The eloquence of hope contrasted starkly with death of the dream of spaceflight, Orbiter speaks to our dreams for a better world, and our responsibility to keeping those dreams alive. Forty years ago, to the day, our species landed human beings on an alien soil using simpler technology than iPhone. It is time to reclaim our heritage, and recall the words of President John F Kennedy: ‘We choose to do these things, not because they are easy, but because they are hard’.


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Friday, Jul 17, 2009
Long live Wizard World Philly?

It’s been a month since Wizard World Philly 2009, but I have to write about it.  Someone has to mark its death knell.


I started going to conventions in 2006, when I was lucky enough to be hired as a volunteer at the Official Star Trek Convention in Las Vegas.  I’ve been to New York Comic Con twice, and plan on going yearly, because it’s a great con, and I live in NYC, so it doesn’t require airfare or hotel expenses.  Over the years, as I’ve listened to fellow geeks make me jealous with tales of all the conventions they somehow find the time and money to go to, Wizard World Philly was always mentioned as a natural, desired stop in their convention circuit.  So I was excited when I saw a chance to go to WWP as a volunteer.  Finally, I’d get to see what all the fuss was about!


Turns out it’s not about very much, not anymore, and I wasn’t the only one who thought so.  Being a volunteer, one hears the gossip amongst the vendors.  This is the worst Wizard World Philly in years they said.  No one is here! they panicked.  The “exhibition floor” looked more like a PTA swap meet in a school gym.  Nothing caught the eye, and the floor was only about half full.  The cast of Battlestar Galactica was signing autographs, which was amazing…but Lou Ferrigno and Peter Mayhew?  Really?  No disrespect intended, but are they the best that WWP has to offer?  The programming schedule also left a lot to be desired.  There were one or two interesting panels, which I’ll write about another time, but for the most part…well, they’ll have to invent a new word for boring to capture how boring this convention was.  I mean, I didn’t even take any pictures, it was so boring.


Wizard World seems to have been the victim of convention over-saturation.  HeroesCon was going on the same weekend, and lots of people chose that instead.  I would have, too, if I could have afforded to fly to Charlotte!  Brian Michael Bendis was there!  As was Matt Fraction, Ed Brubaker, Tony Harris, and other powerhouses in the comics industry from both mainstream comics as well as indie comics.  It’s only natural that with the increase in conventions some will fall by the wayside.  Sadly, though Wizard World Philly is happening in 2010, it seems to be on the way out.  Which is a shame for East Coasters like me who can’t afford to fly across the country to get our geek on.  Ah, well.  There’s always New York Comic Con!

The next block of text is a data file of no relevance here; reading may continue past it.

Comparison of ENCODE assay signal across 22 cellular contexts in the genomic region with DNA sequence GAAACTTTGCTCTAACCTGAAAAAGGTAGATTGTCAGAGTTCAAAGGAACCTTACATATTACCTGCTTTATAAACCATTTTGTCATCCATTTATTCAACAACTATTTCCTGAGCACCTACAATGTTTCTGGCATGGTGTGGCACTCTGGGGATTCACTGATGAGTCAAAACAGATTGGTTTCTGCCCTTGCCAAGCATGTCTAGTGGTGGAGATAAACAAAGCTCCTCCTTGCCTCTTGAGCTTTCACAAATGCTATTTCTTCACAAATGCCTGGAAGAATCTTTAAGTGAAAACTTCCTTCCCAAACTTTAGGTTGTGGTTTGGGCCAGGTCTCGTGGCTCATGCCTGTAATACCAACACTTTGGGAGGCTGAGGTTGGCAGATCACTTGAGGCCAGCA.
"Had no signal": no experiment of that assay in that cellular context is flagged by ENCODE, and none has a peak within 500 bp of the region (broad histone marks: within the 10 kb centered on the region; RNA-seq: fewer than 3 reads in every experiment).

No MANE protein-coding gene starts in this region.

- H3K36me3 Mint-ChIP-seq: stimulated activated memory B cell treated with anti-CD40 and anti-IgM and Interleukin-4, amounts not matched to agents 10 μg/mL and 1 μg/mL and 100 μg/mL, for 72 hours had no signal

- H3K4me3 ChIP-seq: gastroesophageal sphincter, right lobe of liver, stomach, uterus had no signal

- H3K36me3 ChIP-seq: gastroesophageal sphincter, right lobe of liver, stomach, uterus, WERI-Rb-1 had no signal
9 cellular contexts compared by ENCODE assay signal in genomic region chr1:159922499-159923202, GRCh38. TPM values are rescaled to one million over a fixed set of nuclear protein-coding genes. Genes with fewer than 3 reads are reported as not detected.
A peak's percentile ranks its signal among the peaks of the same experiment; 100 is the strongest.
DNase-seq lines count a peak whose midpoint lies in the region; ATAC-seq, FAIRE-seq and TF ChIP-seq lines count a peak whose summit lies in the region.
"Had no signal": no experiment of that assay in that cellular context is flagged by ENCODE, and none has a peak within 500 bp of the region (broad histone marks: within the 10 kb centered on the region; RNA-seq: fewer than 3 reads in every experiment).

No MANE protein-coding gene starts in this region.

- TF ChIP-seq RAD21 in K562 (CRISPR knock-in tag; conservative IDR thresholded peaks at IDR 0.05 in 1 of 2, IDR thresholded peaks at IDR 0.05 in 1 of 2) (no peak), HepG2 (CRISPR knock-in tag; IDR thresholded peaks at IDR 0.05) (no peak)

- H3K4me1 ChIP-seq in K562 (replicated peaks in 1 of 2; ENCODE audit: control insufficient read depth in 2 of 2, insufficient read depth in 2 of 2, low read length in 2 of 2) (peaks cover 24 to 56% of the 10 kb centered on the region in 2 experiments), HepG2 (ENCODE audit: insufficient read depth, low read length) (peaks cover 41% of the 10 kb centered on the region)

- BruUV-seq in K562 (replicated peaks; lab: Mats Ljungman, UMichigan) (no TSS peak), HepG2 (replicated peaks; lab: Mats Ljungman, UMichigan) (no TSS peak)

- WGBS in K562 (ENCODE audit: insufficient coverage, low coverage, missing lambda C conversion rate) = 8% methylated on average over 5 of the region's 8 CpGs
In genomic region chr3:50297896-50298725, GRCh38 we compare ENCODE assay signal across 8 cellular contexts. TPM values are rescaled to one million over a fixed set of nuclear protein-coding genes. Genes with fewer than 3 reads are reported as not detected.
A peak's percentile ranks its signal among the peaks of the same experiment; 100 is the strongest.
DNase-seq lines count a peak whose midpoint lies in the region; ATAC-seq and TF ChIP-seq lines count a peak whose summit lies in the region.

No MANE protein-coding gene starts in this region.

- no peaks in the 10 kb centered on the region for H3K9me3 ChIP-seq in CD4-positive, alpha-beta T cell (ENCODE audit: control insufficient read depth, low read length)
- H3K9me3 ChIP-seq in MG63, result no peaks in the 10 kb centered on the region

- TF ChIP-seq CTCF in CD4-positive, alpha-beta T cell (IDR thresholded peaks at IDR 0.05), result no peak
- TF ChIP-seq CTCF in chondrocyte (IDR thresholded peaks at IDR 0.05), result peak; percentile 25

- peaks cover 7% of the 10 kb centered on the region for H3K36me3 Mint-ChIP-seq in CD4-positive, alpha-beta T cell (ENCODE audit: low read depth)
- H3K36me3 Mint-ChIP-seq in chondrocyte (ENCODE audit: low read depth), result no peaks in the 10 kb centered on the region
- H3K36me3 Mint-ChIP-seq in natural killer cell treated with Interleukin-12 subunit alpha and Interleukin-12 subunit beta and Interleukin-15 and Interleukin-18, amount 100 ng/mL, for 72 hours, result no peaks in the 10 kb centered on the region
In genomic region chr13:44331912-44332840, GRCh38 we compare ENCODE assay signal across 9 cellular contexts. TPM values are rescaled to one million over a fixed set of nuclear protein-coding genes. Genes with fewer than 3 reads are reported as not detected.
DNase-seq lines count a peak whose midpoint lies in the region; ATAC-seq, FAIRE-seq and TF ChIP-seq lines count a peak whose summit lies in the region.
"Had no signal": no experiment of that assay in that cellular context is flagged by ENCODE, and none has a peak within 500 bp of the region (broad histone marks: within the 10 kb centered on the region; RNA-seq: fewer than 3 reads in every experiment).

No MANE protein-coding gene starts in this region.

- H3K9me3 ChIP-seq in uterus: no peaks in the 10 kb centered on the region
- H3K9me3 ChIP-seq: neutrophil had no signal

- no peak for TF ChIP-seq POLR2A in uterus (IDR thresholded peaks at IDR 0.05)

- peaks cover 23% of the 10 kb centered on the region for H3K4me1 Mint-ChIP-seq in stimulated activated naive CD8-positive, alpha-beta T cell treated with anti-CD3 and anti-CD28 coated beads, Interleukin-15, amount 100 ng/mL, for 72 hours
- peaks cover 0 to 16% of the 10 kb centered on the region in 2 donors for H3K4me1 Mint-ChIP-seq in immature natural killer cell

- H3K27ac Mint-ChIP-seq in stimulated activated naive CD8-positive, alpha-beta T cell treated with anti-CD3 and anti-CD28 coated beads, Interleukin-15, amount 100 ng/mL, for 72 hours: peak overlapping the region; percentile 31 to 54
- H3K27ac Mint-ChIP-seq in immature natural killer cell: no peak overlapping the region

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Friday, Jul 17, 2009
As web-marketing guru Seth Godin reminds us, 'Without art, there is no commerce'.

‘The whole thing about the first Sin City is that I was rediscovering the love of drawing on that job. I had absolutely no boss, and it was the first thing I completely did from head to toe by myself’, Frank Miller says to Will Eisner in their book-length conversation Eisner/Miller. ‘the rain scene was one of two scenes where I go the idea of simply not thinking about the number of pages. For me it was like I’d just stepped out of the cave into the morning’.


There’s been too much of the wrong kind of talking thus far in Frank Miller’s ‘The Hard Goodbye’ his first graphic novel in the Sin City series. It’s a welcome break to find a piece of honest detective story in this blacker-than-sin neo noir story. It’s a welcome break to find Good Ol’ Marv taking the time to put the pieces together. There’s been a lot of talking, but the action has been so slick and the comics so fluid, it’s easy to forget that there’s been monologue at all.


With Sin City Miller makes a genuine statement about comics. Comics in black & white because black & white comics are read rather than absorbed (as Eisner suggested in Eisner/Miller). Short, episodic tales, because this kind of punchy dialogue works well with the neo noir genre. And a comics of sharp contrasts, and hard-edged negative spaces to depict the ‘town without pity’.


But as elegant as the comics themselves remain, Miller makes an equally significant statement about the comics industry and the responsibilities and freedoms of creator-owned projects. As glimpsed in his comments to Eisner, Sin City was very much the journal of a comics artist breaking free from the decades-old format of the superhero comicbook. It was and remains a profound statement about the risk of art. In the early 90s, Sin City must have been a gamble. Noone yet had conceived of postmodern neo noir comics, no market had been established. Instead of simply replicating the modes of mainstream (superhero) comics, Miller uses this as an opportunity. In doing so, he recalls a favorite saying of web-marketer Seth Godin, that without art, there is no commerce.